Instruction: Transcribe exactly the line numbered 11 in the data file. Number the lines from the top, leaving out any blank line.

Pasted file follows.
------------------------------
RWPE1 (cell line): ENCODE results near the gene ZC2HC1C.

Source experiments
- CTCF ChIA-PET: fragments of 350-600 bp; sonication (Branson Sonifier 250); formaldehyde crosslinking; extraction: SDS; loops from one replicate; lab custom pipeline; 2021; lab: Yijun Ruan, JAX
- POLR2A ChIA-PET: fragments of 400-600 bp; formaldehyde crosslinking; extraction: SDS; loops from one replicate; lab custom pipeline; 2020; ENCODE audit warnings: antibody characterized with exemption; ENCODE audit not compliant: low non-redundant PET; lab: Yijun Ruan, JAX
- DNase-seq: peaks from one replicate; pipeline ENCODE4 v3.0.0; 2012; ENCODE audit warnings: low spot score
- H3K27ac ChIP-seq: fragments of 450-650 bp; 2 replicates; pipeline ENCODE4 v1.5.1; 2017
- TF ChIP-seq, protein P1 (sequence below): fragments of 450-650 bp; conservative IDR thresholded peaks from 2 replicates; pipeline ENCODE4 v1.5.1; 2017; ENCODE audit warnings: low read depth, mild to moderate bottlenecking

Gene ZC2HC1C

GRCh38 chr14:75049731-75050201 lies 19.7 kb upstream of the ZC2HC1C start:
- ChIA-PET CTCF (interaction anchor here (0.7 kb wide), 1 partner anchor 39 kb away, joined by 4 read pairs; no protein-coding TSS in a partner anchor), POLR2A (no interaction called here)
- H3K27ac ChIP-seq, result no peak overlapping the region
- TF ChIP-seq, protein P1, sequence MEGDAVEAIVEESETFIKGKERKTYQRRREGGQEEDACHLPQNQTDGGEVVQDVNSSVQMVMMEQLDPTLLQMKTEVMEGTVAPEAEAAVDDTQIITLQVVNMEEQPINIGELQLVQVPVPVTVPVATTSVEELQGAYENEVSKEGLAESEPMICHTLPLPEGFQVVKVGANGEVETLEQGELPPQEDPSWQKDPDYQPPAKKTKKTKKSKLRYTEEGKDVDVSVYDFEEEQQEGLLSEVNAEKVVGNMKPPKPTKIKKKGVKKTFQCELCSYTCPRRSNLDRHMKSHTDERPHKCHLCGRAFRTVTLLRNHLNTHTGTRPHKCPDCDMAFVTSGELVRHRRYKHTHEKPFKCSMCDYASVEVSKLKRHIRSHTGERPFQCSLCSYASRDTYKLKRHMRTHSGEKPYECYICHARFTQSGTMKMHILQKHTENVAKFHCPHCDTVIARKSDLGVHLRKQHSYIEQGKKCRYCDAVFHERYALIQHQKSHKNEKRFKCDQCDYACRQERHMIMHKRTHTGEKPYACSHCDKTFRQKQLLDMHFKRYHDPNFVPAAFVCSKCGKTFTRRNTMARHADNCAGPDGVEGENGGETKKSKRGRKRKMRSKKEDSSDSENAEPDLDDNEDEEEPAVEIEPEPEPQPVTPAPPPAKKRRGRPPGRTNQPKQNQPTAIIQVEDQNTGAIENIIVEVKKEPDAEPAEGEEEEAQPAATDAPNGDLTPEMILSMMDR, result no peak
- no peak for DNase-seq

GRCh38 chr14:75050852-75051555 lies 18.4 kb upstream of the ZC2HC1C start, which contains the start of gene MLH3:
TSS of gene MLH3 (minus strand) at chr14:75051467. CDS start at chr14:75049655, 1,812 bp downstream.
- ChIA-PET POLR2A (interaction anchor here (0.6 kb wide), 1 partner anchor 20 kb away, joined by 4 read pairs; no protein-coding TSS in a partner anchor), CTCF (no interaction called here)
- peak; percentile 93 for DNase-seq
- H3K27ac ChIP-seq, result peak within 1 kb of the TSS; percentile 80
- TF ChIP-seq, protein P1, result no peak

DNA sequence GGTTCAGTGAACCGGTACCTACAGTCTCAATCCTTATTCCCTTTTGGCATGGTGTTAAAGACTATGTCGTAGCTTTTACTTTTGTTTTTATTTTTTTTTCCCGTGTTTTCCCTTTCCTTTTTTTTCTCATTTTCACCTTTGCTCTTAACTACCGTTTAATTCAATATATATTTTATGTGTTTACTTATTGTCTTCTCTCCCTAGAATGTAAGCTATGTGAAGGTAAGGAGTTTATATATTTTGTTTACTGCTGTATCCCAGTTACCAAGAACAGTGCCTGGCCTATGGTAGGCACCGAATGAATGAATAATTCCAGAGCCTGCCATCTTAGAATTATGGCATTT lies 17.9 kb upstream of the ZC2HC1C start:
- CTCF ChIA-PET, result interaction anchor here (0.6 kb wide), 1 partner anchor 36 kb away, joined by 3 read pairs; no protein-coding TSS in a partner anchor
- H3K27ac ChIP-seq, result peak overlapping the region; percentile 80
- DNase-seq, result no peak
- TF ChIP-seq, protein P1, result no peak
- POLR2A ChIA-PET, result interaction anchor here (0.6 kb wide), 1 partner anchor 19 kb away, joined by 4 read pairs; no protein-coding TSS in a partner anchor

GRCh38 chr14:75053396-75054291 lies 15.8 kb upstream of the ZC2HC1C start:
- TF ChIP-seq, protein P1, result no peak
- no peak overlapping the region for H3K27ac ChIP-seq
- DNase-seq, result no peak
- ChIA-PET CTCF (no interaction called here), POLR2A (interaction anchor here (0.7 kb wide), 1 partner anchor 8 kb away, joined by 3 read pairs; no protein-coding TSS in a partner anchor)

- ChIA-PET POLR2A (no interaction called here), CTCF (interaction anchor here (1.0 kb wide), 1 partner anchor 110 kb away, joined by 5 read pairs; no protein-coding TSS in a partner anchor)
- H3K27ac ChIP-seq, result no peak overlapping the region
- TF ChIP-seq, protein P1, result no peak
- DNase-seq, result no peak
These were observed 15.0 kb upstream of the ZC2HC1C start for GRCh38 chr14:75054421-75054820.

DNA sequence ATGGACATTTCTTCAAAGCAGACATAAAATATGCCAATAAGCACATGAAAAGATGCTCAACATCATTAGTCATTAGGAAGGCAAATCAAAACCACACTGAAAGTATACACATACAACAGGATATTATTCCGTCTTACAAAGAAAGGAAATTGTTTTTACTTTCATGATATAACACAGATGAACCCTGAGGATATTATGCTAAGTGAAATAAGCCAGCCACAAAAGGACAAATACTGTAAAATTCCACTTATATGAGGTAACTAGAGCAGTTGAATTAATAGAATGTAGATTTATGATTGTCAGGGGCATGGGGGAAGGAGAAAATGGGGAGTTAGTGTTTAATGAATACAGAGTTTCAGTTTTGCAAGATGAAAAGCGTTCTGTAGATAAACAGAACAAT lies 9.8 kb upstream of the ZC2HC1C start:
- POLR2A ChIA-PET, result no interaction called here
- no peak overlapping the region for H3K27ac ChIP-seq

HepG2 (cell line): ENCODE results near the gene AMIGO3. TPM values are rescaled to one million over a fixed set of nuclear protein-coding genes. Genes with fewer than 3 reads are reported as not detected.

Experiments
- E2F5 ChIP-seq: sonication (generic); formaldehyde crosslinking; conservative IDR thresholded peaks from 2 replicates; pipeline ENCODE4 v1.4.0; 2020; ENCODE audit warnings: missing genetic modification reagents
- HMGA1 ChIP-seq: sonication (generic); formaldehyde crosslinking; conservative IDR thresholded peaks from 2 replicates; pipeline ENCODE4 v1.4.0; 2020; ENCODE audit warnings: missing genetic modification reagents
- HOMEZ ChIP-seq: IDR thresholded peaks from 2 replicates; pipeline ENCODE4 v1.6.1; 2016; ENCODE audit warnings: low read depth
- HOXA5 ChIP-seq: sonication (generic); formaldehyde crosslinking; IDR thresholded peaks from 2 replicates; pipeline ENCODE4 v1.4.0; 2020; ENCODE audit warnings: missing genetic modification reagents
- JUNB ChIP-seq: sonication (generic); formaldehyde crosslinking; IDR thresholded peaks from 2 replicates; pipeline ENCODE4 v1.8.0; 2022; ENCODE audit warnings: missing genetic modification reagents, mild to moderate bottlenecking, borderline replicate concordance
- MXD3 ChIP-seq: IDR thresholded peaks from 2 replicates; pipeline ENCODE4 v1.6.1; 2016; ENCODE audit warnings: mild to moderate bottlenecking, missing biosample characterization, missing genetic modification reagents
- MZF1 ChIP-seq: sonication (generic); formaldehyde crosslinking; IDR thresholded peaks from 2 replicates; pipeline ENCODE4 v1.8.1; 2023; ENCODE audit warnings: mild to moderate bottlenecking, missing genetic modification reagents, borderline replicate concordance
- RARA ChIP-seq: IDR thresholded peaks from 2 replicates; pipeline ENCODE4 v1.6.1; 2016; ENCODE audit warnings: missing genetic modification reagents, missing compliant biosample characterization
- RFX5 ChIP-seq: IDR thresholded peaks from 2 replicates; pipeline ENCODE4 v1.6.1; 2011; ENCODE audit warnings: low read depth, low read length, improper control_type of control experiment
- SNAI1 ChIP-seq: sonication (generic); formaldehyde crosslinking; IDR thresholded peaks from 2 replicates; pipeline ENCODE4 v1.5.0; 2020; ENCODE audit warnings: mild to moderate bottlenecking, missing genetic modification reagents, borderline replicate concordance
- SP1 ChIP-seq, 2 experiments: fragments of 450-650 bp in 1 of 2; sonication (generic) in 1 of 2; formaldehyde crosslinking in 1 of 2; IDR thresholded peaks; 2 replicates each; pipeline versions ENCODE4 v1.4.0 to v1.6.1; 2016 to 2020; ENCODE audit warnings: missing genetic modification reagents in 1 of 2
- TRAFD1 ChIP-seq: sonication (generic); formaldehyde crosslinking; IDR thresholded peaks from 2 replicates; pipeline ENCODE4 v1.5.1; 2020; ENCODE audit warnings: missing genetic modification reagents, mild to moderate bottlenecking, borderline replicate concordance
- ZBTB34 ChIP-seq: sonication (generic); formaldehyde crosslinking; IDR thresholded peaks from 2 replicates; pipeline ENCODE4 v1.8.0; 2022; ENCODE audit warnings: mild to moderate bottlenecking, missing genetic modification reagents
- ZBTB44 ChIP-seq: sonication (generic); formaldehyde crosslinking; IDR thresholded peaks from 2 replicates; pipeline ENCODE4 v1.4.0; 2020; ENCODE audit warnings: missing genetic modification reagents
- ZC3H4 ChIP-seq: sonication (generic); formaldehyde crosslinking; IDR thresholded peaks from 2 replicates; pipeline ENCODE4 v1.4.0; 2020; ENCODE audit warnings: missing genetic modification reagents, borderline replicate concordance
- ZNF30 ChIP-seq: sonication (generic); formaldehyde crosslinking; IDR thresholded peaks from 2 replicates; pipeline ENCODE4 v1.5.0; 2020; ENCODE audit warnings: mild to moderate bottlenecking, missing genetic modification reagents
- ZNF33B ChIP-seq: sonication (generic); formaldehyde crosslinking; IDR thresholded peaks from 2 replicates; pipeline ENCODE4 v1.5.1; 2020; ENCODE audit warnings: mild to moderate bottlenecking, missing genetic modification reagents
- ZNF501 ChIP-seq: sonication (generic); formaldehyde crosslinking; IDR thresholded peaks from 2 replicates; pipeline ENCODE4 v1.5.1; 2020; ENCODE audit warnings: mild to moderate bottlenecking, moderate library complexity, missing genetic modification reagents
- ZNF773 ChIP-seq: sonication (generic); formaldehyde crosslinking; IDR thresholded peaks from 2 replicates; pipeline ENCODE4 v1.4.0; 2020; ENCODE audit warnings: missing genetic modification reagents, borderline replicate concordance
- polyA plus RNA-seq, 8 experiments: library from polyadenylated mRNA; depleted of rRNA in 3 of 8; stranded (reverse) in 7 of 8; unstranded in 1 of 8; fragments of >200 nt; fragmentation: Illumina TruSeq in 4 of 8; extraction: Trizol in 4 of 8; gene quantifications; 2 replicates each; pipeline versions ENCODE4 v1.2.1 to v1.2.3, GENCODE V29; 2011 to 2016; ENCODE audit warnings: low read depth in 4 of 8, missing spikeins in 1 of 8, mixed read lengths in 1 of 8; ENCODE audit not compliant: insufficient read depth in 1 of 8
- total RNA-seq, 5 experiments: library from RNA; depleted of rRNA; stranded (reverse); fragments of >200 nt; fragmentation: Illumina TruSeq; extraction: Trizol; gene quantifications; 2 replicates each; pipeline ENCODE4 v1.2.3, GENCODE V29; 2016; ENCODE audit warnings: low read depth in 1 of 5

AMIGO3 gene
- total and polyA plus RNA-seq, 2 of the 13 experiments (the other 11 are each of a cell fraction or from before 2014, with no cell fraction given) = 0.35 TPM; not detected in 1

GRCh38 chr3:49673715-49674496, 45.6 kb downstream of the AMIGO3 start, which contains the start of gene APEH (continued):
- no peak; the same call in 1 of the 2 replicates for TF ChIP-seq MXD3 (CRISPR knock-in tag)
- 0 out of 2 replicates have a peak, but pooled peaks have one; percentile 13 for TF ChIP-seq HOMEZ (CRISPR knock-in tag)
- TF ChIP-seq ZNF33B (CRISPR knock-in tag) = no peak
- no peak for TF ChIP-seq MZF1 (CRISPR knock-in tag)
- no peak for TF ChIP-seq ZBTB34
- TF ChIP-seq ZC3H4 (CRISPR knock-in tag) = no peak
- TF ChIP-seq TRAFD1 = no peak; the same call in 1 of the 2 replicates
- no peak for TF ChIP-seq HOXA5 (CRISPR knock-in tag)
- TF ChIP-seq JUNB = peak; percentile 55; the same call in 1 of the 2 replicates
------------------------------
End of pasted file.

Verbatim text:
- H3K27ac ChIP-seq, result no peak overlapping the region